What We're Working Toward

Since 2011, 916 Ink has led the effort to promote youth literacy in Sacramento by empowering youth voice. We have published more than 85 books, serving more than 3,300 young authors in the Sacramento region.

Our Purpose and Process

916 Ink's curriculum asks students to reflect upon their own "hero's journey," which is a mode of storytelling meant to explore how one individual can play different roles in life. By encouraging students to write about their own journey, students begin to see the different facets of their identity and can create a story that positions them as the hero of their own lives. 

In our workshops, students become part of their own writing community where they write together, share their work, and give and receive positive feedback.

Data shows that a 916 Ink workshop increases self confidence, heals trauma, and teaches empathy, listening, and literacy skills. Our safe environment provides youth a place for expression teaches them to "take the yes," a motto created to help youth silence their inner critics.

Through creative writing workshops in partnership with public schools, probation, group homes, non profit organizations, libraries, and community centers, 916 Ink students generate writing (prose, poetry, and creative non-fiction) using varied writing prompts and reading samples that spark the imagination.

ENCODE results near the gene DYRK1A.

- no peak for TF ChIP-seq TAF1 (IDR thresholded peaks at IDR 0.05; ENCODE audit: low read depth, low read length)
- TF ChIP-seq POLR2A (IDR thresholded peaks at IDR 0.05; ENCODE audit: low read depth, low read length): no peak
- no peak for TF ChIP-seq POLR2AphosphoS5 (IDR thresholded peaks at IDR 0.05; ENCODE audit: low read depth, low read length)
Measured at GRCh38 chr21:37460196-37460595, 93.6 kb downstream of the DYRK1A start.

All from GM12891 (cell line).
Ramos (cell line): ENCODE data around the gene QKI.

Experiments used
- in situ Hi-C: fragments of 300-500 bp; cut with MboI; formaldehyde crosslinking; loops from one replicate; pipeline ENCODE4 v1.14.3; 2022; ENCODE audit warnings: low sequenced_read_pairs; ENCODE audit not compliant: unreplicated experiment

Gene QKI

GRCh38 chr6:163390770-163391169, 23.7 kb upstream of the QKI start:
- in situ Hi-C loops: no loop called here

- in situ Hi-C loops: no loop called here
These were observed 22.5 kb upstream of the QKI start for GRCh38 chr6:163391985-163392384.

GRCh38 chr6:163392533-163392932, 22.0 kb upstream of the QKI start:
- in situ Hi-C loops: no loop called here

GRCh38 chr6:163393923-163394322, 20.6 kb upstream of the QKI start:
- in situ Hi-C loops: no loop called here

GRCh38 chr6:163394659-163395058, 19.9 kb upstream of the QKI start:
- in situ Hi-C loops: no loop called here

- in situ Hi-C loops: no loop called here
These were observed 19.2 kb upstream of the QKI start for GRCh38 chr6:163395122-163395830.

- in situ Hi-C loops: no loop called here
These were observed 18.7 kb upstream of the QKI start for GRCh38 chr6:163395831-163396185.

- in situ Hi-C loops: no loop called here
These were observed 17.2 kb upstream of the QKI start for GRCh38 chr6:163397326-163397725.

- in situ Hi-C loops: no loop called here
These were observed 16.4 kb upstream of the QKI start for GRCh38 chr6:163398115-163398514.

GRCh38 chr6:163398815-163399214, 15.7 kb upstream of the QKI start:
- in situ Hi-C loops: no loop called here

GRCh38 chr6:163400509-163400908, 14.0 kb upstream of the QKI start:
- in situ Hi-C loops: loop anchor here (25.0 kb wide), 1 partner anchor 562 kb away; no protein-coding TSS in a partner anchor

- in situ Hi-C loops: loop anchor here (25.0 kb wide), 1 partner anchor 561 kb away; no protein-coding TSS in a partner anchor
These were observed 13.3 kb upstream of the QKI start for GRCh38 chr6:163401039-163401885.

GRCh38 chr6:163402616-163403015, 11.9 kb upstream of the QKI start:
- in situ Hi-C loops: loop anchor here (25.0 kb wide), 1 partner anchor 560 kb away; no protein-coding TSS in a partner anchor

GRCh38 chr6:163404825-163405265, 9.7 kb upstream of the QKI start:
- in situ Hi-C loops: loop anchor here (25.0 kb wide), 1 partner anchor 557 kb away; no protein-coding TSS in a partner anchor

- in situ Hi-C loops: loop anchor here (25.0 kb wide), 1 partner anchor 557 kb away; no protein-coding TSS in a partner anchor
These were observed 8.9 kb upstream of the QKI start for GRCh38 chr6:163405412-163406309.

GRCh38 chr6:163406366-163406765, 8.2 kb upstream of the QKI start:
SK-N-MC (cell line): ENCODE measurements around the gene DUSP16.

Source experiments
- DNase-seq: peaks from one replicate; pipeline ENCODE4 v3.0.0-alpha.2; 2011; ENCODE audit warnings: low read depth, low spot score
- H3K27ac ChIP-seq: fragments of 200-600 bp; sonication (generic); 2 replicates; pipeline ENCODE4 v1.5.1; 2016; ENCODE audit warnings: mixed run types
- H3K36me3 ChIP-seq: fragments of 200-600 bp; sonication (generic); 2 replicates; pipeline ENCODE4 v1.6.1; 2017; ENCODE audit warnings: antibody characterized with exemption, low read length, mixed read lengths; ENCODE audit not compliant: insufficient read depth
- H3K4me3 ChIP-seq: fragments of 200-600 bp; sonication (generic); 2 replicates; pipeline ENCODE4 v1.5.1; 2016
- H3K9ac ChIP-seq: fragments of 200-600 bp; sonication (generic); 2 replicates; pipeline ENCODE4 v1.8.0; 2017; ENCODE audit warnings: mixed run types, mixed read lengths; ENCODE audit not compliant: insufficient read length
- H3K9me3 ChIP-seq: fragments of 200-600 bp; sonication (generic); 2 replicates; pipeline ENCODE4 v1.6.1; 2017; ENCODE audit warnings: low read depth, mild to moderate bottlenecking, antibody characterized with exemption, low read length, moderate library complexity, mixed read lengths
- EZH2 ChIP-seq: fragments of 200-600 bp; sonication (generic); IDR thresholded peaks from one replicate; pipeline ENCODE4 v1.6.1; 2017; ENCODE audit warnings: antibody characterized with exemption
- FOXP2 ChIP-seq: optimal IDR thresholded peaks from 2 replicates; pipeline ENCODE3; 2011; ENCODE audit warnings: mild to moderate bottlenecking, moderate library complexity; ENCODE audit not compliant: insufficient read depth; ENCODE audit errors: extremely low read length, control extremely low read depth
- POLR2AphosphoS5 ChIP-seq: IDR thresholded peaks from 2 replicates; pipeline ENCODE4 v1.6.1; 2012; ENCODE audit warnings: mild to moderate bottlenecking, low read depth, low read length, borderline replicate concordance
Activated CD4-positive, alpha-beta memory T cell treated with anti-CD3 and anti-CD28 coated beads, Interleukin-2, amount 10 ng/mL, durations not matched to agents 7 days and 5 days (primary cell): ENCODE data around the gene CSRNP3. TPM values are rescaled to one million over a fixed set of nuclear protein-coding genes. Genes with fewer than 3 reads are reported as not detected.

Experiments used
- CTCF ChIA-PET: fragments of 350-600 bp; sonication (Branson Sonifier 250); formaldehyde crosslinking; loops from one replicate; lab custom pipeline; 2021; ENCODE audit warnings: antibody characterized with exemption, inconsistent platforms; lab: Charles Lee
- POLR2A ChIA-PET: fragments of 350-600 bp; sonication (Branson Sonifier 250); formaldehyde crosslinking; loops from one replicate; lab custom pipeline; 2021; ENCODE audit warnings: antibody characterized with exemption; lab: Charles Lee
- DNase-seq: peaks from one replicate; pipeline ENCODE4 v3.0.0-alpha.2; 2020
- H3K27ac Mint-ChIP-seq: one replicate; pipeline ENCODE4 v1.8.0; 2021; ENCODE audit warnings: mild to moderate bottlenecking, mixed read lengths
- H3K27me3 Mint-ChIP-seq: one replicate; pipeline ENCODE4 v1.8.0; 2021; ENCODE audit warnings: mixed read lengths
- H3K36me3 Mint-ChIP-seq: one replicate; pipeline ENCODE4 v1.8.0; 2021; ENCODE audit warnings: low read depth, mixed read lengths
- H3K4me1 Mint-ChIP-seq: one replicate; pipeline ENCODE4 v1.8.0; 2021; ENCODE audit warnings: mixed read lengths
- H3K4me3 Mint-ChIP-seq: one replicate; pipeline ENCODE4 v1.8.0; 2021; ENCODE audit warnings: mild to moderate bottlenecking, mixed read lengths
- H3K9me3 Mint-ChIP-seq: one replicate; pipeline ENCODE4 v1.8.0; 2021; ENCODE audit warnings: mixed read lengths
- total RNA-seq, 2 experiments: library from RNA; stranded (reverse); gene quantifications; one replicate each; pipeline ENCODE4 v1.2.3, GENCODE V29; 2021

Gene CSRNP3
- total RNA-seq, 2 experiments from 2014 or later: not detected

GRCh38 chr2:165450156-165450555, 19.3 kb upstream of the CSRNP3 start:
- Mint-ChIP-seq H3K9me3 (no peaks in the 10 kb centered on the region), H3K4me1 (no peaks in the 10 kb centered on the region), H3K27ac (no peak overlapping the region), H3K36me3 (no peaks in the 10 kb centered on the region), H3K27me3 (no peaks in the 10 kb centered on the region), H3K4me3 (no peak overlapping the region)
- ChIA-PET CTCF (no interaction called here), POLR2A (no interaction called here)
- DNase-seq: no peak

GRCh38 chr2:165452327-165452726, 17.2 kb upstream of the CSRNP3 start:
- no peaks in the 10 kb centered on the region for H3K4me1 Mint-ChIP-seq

During the revision process, students work with professional volunteer writers and editors to polish their work for publication in an anthology featuring pieces from each writer in the workshop. Students choose a title for their book and collaborate with a graphic designer to create the book cover. Each student receives two copies of the anthology and they can share this success with friends, families, and fans at a book release party where students are invited to read their work before an audience. 

I have decades of experience in teaching English to at-risk teens.
The 916 Ink process is more effective at turning students into
writers and readers than anything I’ve experienced in the past.
— Marilyn Reynolds, retired English teacher